Tuesday, October 30, 2012

A Bird in the Hand


Continued apologies for the slow rate of posting - I've been very busy with my encyclopedia. Here's something that I just posted to my Zoo Torah blog:

A resident of Ramat Bet Shemesh called me to say that a strange bird had entered their apartment and was unable to fly. They had been informed that I was the go-to person about such an event. When they told me that it had a curved beak, I promised to come right away.

It's a female kestrel, the most common type of falcon in Israel. It seems to have a broken wing, so I'm going to take her to the veterinary clinic at the Jerusalem Zoo. The Head of Animal Management at the Nature Authority told me that if it makes a full recovery, it will be released, but otherwise, I will be able to keep it. Today, it happily ate a hamster.



Soon, I will be publishing an article about medieval Jewish falconry.

43 comments:

  1. Gosh, that's gotta be hard on your kids: "Quick! Hide the hamster! Tati's home and you know what that means!"

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  2. Widening your gyre a bit, I see. Nice!

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  3. Turning and turning in the widening gyre,
    The falcon cannot hear the falconer

    - Yeats

    (Google is really amazing)

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  4. Is it possible to visit your bestiary?

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  5. http://zootorah.blogspot.co.il/2011/10/zoo-torah-experience.html

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  6. Perhaps I cant judge it objectively, but I kind of think that you could tell what is going on in the picture of the bird and the hamster even if you could only see the eyes.

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  7. Rabbi Slifkin: I am disappointed, though, I suppose, not surprised, that you are not familiar with that very famous-- and justifiably so-- poem of Yeats. Of particular relevance to the "Slifkin affair" are the oft quoted lines "The best lack all conviction, while the worst/are filled with passionate intensity."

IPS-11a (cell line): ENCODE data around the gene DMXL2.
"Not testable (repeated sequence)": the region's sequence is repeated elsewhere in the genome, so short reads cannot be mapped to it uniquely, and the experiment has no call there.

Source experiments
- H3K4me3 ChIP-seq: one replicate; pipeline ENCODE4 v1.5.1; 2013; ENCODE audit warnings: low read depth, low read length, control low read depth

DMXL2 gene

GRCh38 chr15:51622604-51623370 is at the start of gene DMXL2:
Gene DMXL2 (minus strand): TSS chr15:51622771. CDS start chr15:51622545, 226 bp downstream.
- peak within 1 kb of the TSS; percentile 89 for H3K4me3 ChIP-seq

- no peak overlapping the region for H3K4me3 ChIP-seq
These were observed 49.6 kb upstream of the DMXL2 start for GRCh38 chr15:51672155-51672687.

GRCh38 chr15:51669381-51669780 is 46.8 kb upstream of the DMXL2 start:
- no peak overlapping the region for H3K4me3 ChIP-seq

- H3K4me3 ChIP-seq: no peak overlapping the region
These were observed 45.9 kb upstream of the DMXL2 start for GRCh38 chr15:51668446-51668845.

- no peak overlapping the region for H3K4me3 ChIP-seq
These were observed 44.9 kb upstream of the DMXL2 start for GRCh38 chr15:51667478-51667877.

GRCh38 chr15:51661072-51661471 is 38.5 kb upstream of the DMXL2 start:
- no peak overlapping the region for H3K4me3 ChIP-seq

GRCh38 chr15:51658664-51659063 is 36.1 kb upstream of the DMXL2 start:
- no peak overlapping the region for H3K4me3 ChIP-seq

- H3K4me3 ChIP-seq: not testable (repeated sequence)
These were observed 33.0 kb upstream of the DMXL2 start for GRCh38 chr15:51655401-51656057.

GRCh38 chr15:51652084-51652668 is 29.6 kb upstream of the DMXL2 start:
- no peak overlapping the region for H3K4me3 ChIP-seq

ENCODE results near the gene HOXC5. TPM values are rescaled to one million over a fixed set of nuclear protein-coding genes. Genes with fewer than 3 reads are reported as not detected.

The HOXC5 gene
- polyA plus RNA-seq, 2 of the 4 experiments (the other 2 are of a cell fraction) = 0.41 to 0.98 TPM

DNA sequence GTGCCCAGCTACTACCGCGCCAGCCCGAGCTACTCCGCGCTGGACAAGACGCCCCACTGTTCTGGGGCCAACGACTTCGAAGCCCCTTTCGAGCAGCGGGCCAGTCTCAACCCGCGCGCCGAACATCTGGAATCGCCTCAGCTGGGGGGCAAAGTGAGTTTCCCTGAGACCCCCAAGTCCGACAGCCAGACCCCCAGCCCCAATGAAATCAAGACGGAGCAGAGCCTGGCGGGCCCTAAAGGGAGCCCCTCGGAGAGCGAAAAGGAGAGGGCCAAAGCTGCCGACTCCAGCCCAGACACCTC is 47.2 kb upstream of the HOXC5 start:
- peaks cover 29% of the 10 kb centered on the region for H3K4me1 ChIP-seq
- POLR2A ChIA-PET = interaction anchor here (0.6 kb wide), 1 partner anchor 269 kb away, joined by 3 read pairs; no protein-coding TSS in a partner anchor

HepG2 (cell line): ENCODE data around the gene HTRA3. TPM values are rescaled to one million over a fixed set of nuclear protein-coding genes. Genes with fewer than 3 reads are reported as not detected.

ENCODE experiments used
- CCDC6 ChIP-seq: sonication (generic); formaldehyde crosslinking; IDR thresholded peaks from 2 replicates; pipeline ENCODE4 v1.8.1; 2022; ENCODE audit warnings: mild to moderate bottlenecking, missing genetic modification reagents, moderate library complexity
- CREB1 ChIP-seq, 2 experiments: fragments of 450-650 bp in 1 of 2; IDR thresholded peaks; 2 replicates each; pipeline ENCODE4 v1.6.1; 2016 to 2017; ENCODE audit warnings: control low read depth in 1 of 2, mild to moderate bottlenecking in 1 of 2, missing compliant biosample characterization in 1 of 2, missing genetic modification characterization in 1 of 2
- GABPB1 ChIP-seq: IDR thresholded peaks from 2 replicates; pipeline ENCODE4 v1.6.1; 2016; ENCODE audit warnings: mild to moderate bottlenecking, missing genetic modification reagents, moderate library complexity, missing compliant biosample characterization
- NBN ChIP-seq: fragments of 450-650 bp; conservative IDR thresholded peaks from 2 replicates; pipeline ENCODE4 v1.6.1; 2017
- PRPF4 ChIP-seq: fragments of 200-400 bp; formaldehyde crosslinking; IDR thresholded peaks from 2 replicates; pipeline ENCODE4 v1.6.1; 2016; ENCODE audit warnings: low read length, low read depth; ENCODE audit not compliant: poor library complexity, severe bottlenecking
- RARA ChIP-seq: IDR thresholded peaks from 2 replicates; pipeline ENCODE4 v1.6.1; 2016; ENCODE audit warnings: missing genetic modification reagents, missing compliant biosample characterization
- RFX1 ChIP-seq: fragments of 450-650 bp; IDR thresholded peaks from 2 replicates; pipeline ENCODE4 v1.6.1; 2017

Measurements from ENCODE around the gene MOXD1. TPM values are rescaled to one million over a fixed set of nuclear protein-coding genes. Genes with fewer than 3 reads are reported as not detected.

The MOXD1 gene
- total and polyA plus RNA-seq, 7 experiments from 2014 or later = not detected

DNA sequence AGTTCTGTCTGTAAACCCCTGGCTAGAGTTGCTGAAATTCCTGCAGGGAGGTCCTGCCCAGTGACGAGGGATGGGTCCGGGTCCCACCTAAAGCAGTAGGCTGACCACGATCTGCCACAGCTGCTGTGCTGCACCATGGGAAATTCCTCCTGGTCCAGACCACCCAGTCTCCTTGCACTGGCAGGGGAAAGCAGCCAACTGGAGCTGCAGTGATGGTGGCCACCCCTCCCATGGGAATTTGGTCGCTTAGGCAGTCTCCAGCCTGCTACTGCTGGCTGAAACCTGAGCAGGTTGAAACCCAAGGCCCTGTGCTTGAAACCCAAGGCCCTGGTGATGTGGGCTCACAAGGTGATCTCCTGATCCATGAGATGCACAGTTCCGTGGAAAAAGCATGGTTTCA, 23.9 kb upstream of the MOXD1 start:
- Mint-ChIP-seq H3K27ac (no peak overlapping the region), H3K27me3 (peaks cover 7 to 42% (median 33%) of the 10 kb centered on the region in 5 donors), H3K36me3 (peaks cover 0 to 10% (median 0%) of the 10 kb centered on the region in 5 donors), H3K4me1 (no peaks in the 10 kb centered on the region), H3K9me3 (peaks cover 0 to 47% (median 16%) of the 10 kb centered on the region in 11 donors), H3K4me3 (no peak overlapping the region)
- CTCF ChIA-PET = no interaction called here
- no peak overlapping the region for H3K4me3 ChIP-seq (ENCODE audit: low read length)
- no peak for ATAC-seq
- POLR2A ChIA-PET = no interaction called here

Thank God you did not "lack conviction," but, alas, some of your fair-weather supporters did.

    Lawrence Kaplan

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  8. We're all waiting with bated breath to see how it turns out.

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  9. Is the bird sitting on a sefer?

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  10. I live in Israel. Newspapers have Hebrew writing.

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  11. I don't think the hamster was very happy about it :(

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  12. I'll bet the hamster wasn't too happy.

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  13. I thought "gyre" was also mentioned in Lewis Caroll's Through the Looking Glass. Glad you saved the kestrel! Are they in danger of being "endangered" in Israel?

    Yes, the hamster is part of the "circle of life" but perhaps it's disconcerting to some viewers to actually SEE the kestrel squeezing the life out of the little guy while he stares at the camera pleadingly. Voyeuristic?

    (I hope nobody rehashes the old complaint about using Israeli newspapers to catch birdpoop!)

    Kol Tuv,
    M. Singer